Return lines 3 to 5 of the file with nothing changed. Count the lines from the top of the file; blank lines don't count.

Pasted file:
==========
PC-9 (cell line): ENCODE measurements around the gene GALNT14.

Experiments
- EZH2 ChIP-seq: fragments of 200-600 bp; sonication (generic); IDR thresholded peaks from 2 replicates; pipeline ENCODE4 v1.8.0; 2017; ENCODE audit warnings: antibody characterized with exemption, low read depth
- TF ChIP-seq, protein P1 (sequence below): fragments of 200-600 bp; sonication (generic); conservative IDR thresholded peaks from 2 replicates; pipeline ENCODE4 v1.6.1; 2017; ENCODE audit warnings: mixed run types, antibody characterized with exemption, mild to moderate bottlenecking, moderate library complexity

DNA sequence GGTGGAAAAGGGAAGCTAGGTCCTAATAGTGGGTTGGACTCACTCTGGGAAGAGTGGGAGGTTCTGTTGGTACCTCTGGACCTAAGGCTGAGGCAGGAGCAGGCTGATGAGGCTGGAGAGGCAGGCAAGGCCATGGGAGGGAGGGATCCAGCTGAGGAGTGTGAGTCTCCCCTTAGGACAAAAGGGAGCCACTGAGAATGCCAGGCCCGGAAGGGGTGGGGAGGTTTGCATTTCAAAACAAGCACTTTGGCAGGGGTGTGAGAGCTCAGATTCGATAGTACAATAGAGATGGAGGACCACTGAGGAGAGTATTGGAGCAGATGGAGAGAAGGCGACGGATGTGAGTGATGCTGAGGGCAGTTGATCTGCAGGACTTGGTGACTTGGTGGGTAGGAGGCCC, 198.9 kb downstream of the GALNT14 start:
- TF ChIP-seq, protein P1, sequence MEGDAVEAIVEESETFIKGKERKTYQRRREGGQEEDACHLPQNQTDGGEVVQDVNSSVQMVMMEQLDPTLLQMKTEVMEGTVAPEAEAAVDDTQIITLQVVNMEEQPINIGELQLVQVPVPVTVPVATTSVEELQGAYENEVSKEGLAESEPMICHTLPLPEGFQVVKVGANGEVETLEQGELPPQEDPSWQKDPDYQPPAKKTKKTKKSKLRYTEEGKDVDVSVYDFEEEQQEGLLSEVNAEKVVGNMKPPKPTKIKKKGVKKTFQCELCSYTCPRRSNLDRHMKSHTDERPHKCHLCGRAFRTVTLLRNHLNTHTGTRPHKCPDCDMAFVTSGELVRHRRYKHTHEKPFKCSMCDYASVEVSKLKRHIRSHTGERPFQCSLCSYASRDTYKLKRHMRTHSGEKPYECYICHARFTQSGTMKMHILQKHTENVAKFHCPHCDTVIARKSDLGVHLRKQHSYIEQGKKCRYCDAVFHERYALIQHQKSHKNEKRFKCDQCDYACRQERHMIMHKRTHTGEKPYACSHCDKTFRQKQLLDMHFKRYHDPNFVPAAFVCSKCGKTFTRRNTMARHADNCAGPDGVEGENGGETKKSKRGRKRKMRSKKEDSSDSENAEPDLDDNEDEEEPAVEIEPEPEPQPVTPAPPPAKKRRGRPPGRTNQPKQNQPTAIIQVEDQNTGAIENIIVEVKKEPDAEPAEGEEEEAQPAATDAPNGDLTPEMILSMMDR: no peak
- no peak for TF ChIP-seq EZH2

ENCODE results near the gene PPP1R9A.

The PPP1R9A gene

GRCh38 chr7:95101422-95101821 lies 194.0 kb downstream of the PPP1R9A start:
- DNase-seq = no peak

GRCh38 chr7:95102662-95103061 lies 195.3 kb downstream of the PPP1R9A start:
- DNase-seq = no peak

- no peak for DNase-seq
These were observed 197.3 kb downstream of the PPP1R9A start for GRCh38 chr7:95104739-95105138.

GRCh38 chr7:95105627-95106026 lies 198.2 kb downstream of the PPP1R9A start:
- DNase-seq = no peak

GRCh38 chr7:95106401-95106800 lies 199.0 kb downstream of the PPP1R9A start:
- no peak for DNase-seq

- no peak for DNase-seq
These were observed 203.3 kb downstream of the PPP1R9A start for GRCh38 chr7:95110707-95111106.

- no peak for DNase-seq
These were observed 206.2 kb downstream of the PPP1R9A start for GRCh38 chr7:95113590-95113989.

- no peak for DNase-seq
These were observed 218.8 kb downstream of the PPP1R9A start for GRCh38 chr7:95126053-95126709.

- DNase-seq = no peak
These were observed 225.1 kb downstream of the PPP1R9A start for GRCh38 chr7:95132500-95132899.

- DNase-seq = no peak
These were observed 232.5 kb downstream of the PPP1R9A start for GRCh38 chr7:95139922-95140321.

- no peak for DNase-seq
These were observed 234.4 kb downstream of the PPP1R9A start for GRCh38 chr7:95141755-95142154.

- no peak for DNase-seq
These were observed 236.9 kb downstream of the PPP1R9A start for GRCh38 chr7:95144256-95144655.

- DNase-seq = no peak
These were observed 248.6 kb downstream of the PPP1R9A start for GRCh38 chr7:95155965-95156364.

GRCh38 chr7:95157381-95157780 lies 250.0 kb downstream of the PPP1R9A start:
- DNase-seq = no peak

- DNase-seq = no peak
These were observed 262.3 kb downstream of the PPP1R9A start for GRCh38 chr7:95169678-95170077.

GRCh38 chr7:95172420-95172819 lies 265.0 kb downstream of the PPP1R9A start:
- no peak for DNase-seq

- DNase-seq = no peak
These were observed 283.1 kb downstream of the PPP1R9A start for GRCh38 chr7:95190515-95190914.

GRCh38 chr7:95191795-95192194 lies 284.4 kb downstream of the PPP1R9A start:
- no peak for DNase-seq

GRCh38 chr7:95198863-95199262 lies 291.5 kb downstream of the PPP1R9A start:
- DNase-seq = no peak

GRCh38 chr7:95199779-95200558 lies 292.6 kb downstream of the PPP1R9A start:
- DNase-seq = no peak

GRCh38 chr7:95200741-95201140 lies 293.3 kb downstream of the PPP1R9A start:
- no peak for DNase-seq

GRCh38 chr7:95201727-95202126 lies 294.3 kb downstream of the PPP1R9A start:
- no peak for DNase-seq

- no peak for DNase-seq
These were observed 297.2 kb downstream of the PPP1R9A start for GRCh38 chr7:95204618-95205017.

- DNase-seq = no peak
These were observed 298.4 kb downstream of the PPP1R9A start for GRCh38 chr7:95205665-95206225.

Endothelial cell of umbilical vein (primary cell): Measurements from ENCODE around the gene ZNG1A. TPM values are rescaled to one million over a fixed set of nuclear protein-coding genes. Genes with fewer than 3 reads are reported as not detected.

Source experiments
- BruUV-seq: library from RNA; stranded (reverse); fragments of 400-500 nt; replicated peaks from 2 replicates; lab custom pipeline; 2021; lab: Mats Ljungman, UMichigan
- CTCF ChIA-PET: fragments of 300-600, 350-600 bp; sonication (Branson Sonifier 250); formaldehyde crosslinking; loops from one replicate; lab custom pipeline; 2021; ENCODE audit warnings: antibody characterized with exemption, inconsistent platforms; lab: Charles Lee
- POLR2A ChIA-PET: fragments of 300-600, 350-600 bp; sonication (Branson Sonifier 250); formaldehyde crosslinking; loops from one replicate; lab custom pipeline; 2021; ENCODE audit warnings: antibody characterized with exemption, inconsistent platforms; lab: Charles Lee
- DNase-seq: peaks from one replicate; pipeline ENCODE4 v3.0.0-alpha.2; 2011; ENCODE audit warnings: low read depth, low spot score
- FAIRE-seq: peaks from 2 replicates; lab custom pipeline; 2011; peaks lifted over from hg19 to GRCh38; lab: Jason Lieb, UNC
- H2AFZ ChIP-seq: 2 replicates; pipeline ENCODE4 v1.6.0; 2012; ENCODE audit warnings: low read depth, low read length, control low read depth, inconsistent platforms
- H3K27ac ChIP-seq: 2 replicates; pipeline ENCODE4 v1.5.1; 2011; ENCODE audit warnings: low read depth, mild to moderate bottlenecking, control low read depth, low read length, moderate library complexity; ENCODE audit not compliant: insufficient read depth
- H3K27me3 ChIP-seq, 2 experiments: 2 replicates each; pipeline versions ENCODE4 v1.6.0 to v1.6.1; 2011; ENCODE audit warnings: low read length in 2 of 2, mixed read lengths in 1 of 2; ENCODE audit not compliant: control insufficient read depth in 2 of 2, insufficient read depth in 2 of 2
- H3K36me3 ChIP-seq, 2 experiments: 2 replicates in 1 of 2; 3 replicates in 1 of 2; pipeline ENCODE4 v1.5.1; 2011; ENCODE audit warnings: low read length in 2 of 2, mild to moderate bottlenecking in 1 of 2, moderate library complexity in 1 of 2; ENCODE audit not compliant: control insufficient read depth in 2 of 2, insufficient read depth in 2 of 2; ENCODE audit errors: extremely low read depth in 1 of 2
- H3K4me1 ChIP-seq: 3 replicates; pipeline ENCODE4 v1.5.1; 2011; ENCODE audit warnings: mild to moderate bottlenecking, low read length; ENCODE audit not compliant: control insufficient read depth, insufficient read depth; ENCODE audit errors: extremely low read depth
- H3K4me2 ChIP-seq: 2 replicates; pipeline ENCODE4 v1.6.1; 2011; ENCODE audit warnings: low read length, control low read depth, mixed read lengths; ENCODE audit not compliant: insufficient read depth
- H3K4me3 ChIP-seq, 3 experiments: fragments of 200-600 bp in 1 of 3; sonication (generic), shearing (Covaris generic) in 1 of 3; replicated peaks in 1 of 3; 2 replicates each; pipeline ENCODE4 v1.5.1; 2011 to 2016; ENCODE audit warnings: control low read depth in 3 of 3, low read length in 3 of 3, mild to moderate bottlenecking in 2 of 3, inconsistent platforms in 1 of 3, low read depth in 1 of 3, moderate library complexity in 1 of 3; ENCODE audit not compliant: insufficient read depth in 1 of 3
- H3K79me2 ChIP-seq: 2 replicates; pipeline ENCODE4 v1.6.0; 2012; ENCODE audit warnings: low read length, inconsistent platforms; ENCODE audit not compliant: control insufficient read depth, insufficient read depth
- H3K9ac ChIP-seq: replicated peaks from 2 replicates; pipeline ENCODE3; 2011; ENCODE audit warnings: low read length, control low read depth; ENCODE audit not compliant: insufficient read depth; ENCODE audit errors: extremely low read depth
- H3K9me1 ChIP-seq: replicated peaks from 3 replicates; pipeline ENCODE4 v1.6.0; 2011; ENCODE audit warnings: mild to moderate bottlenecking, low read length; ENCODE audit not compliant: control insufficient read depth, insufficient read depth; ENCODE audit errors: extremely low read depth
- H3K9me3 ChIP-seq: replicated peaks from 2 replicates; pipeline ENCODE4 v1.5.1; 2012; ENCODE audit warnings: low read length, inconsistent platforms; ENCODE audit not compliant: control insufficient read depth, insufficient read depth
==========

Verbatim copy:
- EZH2 ChIP-seq: fragments of 200-600 bp; sonication (generic); IDR thresholded peaks from 2 replicates; pipeline ENCODE4 v1.8.0; 2017; ENCODE audit warnings: antibody characterized with exemption, low read depth
- TF ChIP-seq, protein P1 (sequence below): fragments of 200-600 bp; sonication (generic); conservative IDR thresholded peaks from 2 replicates; pipeline ENCODE4 v1.6.1; 2017; ENCODE audit warnings: mixed run types, antibody characterized with exemption, mild to moderate bottlenecking, moderate library complexity

DNA sequence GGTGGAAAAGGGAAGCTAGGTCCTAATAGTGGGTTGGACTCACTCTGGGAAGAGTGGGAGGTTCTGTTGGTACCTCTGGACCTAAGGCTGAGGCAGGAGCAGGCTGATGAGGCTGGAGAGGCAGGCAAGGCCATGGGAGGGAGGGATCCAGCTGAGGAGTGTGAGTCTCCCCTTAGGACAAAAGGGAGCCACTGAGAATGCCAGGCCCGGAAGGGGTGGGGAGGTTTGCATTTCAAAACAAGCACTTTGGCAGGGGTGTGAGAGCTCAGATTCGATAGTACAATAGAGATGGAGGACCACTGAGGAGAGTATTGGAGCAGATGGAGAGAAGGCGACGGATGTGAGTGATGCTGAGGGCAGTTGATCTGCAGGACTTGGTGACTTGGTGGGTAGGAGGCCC, 198.9 kb downstream of the GALNT14 start: